“The ‘Gjöa' at Anchor in Gjöahavn (Summer of 1904)”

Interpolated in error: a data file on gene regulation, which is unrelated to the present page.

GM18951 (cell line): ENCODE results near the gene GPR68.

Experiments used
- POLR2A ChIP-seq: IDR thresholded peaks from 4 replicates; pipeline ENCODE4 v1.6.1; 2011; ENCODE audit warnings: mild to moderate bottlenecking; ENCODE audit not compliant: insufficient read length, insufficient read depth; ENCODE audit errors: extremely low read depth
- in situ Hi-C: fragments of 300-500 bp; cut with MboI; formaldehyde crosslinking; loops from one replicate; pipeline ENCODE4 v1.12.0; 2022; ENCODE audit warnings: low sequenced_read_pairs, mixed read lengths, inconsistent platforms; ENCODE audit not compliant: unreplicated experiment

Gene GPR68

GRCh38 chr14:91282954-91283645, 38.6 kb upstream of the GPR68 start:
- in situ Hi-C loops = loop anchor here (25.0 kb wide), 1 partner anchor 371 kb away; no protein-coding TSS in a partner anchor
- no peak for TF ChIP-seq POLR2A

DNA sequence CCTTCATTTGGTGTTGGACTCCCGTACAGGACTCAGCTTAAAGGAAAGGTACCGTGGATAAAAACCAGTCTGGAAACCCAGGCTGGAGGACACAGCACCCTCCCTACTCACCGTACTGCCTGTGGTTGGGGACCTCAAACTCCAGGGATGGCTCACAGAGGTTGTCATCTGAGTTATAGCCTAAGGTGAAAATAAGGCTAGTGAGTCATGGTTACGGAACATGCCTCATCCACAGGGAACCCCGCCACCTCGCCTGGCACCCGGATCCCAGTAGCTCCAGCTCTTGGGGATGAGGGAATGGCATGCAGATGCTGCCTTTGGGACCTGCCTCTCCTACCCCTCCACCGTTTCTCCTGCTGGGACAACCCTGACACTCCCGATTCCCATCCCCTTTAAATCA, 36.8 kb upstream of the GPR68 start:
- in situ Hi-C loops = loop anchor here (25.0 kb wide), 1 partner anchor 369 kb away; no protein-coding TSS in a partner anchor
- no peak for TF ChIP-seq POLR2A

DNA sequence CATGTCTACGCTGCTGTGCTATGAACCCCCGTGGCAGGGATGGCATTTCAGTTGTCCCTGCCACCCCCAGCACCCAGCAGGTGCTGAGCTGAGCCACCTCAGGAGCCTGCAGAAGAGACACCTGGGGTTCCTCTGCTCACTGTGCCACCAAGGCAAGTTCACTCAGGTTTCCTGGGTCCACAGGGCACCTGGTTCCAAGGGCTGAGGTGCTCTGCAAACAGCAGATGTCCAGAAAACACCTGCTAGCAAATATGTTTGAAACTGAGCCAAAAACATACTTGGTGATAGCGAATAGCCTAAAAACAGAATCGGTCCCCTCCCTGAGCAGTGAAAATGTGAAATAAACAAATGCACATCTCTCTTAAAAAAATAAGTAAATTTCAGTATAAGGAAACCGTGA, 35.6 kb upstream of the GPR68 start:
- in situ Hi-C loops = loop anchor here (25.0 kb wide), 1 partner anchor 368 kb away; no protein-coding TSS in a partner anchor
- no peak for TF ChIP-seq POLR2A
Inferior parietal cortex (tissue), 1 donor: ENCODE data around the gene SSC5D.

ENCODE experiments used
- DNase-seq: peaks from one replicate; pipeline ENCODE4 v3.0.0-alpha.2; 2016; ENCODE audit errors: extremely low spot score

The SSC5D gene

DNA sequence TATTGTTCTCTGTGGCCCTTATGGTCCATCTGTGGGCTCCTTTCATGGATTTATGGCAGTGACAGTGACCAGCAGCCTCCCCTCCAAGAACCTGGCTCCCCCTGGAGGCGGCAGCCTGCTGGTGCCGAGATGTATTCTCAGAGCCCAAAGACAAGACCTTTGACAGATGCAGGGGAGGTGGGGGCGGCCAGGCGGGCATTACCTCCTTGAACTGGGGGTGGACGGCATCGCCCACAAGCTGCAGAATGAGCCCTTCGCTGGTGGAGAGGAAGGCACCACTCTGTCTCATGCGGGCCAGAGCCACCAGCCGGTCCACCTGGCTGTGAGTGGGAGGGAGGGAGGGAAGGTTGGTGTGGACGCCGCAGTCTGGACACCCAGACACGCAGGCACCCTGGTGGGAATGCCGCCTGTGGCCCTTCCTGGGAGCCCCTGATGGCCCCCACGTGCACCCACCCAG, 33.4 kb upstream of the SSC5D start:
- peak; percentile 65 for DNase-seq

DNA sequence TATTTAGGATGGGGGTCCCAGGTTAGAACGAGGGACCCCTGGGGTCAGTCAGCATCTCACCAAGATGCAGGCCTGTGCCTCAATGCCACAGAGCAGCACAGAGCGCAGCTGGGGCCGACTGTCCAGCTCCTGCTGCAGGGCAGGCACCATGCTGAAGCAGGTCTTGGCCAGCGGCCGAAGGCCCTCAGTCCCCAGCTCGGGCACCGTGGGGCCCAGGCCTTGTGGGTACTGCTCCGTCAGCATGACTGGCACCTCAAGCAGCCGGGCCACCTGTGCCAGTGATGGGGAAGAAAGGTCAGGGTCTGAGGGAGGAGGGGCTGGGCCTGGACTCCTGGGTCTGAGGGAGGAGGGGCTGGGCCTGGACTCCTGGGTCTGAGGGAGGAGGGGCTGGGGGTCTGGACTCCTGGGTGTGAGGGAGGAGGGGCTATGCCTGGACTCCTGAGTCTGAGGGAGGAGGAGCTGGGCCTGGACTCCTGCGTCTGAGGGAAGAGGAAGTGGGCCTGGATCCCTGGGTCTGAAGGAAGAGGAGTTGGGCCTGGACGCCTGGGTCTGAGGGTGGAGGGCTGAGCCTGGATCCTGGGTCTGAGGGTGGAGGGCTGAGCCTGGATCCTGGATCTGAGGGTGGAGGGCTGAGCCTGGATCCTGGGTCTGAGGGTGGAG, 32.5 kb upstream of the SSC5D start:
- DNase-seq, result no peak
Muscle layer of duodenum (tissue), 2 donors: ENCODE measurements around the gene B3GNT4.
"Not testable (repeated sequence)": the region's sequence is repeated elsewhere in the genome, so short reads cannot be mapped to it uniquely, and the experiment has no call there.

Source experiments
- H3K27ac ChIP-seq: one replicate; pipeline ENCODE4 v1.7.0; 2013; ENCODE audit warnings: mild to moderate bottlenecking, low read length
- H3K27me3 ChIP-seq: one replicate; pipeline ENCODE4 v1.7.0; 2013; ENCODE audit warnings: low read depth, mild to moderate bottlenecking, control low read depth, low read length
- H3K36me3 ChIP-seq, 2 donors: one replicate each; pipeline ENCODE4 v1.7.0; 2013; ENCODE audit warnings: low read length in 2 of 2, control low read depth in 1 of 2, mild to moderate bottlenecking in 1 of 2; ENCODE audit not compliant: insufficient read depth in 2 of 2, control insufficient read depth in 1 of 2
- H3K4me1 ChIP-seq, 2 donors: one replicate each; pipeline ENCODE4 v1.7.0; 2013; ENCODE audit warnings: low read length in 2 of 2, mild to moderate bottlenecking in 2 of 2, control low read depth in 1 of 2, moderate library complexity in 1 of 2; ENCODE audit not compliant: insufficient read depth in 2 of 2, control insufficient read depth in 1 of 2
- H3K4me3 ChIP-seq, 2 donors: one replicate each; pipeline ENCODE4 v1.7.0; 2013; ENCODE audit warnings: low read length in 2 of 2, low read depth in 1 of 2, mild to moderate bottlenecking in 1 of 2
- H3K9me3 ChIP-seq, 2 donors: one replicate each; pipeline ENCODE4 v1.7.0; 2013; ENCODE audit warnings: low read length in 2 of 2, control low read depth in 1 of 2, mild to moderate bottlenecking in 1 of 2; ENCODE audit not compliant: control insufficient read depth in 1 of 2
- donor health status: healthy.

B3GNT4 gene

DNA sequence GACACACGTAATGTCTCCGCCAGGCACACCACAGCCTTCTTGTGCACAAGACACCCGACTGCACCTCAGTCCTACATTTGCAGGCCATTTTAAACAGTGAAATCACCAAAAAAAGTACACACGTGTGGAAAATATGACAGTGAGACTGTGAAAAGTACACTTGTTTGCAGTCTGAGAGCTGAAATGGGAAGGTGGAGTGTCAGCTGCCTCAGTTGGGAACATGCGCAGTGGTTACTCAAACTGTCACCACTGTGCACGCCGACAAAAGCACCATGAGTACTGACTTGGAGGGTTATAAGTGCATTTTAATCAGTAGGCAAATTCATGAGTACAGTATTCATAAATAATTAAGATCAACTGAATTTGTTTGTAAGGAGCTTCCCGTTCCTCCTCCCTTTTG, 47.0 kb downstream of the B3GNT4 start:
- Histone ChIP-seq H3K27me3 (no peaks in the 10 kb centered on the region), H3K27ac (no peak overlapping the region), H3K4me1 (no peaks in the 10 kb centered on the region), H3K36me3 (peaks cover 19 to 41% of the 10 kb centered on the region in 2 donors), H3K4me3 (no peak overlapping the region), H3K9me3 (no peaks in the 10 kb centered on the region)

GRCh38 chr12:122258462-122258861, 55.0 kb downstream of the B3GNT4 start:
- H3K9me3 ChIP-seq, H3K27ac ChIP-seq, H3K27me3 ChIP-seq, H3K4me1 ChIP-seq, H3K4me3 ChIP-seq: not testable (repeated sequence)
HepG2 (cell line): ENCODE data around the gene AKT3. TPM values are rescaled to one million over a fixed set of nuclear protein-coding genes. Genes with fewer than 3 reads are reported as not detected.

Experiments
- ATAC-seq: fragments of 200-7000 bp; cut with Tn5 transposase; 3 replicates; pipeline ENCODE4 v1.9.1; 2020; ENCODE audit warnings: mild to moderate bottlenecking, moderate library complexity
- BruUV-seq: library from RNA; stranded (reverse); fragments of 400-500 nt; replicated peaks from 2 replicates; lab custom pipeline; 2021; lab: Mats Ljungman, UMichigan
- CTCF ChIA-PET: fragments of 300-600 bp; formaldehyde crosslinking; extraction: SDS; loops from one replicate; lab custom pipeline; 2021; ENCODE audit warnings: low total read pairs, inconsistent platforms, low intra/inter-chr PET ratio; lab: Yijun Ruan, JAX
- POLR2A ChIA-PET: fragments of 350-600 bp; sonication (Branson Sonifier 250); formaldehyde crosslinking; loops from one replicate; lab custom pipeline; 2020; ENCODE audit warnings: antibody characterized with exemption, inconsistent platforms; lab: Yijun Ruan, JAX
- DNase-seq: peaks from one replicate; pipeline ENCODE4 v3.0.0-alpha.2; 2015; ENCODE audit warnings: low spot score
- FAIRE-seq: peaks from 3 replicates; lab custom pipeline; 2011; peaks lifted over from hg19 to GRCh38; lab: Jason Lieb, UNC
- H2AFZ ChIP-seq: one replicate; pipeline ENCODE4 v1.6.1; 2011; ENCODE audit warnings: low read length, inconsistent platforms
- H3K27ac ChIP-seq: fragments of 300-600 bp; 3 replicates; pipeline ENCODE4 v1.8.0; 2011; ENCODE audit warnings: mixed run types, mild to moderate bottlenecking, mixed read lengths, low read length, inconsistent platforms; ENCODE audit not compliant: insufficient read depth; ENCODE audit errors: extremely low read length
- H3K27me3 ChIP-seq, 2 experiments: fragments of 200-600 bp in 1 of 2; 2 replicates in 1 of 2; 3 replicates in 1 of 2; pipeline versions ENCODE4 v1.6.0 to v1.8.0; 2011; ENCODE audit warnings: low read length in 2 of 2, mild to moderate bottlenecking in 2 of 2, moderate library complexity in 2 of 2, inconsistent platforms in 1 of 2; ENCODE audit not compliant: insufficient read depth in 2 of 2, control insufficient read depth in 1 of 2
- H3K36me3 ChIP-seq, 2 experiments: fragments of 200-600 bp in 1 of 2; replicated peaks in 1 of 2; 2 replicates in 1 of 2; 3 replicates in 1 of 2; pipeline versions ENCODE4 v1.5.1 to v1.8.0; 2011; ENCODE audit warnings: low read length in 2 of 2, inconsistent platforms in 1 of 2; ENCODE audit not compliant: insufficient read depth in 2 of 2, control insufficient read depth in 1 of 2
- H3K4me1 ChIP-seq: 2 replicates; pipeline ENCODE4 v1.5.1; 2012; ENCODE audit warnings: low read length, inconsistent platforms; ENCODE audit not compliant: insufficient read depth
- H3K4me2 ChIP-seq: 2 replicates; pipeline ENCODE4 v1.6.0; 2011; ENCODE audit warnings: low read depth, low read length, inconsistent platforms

As soon as I saw Gjöahavn, I decided to choose it for our winter quarters. It was evident that the autumn storms had set in in earnest, and I knew the waters further west were very shallow. Before deciding definitely upon this course, I intended to explore the harbour in a boat. The Magnetic Pole, as shown by our observations, appeared situated somewhere in the neighborhood of its old position, and as Gjöahavn was about 90 miles from that locality, it should, according to the dicta of scientific men, be particularly suited for a fixed magnetic station. . . . So why look further west for a harbour, which possibly we should not find. Had the completion of the North West Passage been our chief object, it would have been a different matter, and nothing would have prevented us from going further on. [Amundsen, in his Roald Amundsen's “The North West Passage”, Vol. 1, p. 80.]